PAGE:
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Marjan Persuh, Brian Zhang; The Primacy of Color in Visual Perception. Journal of Vision 2020;20(11):1360. https://doi.org/10.1167/jov.20.11.1360.
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© ARVO (1962-2015); The Authors (2016-present)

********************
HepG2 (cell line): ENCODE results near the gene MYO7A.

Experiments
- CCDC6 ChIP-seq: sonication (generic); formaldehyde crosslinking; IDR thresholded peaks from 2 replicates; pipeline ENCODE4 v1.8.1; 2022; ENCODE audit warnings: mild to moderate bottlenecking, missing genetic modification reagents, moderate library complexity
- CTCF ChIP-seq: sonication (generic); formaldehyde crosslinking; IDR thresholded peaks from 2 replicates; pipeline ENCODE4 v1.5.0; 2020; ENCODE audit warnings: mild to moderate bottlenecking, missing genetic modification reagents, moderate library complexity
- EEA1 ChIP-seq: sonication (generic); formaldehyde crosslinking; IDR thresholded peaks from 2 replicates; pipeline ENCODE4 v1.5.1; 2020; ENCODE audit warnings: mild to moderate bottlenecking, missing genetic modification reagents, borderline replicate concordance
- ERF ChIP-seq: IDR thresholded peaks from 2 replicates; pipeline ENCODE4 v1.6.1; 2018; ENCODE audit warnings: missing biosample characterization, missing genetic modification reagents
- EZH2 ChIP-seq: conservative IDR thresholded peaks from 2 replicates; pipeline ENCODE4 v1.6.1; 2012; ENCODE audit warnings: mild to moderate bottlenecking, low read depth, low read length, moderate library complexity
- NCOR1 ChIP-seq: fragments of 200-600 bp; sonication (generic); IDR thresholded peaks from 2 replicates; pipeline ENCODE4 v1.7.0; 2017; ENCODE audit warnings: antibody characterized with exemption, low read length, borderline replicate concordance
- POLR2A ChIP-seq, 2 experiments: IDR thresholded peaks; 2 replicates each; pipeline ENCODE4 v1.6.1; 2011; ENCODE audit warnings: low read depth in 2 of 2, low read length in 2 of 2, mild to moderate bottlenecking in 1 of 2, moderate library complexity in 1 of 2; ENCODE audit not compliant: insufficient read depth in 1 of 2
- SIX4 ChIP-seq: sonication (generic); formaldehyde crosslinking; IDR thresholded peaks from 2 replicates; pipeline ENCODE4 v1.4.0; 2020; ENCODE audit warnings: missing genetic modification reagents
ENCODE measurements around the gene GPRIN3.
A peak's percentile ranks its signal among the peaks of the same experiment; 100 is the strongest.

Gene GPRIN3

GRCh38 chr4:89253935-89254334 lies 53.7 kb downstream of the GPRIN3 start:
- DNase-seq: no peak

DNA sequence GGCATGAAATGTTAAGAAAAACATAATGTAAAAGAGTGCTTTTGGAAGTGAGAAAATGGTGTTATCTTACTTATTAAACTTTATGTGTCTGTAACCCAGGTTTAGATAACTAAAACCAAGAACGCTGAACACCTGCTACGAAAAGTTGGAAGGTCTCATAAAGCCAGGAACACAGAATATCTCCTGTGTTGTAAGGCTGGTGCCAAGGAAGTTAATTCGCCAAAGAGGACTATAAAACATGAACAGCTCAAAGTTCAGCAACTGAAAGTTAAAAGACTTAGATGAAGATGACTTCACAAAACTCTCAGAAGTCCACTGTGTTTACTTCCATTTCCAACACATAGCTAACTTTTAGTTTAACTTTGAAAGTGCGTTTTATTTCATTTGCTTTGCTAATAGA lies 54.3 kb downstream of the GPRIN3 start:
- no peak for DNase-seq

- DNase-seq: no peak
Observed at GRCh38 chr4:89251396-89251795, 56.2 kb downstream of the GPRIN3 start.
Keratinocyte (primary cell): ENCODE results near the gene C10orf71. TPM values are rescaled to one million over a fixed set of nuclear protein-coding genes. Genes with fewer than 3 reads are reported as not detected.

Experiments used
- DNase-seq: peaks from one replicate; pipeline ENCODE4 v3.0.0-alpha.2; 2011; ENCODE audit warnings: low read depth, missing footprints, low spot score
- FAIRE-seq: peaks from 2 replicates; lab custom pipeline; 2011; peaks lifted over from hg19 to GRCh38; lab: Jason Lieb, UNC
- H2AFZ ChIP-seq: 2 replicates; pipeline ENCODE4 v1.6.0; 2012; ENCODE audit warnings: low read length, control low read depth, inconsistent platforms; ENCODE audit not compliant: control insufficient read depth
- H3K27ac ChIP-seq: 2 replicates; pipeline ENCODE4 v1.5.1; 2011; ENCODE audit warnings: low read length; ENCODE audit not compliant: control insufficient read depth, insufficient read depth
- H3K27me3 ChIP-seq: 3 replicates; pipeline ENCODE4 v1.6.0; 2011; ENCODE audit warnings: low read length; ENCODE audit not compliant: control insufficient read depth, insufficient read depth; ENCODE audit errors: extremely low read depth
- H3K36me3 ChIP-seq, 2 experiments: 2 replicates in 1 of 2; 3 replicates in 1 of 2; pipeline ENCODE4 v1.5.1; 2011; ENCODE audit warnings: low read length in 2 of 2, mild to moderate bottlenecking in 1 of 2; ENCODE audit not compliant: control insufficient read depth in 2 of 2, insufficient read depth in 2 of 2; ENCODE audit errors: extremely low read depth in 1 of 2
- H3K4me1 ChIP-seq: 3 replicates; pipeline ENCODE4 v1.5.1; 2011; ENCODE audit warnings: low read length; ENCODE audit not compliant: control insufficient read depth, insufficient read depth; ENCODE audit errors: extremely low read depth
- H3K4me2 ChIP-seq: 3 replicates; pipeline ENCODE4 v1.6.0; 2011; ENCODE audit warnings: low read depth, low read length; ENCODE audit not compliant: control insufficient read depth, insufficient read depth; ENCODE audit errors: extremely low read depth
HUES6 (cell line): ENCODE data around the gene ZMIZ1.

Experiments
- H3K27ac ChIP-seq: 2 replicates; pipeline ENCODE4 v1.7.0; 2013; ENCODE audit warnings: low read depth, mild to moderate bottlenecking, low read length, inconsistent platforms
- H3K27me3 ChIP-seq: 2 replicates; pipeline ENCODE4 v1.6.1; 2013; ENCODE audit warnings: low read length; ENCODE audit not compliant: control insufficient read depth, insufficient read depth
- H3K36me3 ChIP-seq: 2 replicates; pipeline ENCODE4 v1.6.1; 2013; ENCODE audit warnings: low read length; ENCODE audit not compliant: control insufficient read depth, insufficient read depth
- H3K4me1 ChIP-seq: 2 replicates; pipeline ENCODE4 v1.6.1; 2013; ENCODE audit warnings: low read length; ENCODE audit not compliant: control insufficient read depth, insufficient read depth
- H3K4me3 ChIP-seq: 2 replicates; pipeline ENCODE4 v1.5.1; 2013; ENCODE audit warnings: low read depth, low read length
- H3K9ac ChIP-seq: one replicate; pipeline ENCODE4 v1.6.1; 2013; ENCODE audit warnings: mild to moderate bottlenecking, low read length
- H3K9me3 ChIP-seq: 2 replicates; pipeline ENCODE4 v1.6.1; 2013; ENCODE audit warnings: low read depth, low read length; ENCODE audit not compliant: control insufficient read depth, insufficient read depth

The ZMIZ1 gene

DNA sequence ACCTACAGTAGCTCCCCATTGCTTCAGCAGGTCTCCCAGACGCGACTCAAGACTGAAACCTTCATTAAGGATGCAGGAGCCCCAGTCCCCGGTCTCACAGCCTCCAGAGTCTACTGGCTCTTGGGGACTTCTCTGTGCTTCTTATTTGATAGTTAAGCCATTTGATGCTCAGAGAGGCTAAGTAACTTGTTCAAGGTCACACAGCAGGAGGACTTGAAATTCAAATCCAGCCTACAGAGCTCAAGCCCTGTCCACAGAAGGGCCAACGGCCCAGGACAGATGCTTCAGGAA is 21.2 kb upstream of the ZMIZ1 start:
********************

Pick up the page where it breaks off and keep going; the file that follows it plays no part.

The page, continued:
The phenomenon of change blindness suggests that visual experience is sparse and limited by attention and working memory capacity. Iconic memory experiments, however, suggest that our visual experience is rich and that we are aware of many details of our environment. To circumvent the involvement of memory, we developed a methodology that directly measures the richness of visual experience without reliance on memory. A circular array of either color patches, geometric objects or different orientations, with set sizes of two, five or eight, was briefly displayed to participants. On half of the trials, one of the randomly selected items was present twice and participants were asked to report repetition. Because the repeated item was not known in advance, the task estimated the content of perceptual experience. With a set size of two, performance was at ceiling for all features; however, with a set size of five, accuracy for color was significantly different from both orientation and shape. With a set size of eight, accuracy for color remained high, whereas accuracies for other features dropped to chance levels. We further explored perception of color in a second experiment by increasing the number of simultaneously presented items to sixteen. Accuracy was above chance even for a set size of twelve and only dropped to chancel level when sixteen colors were displayed. Our results demonstrate that the richness of visual experience depends on specific features and that our perception of color is superior to our perception of orientation and shape.
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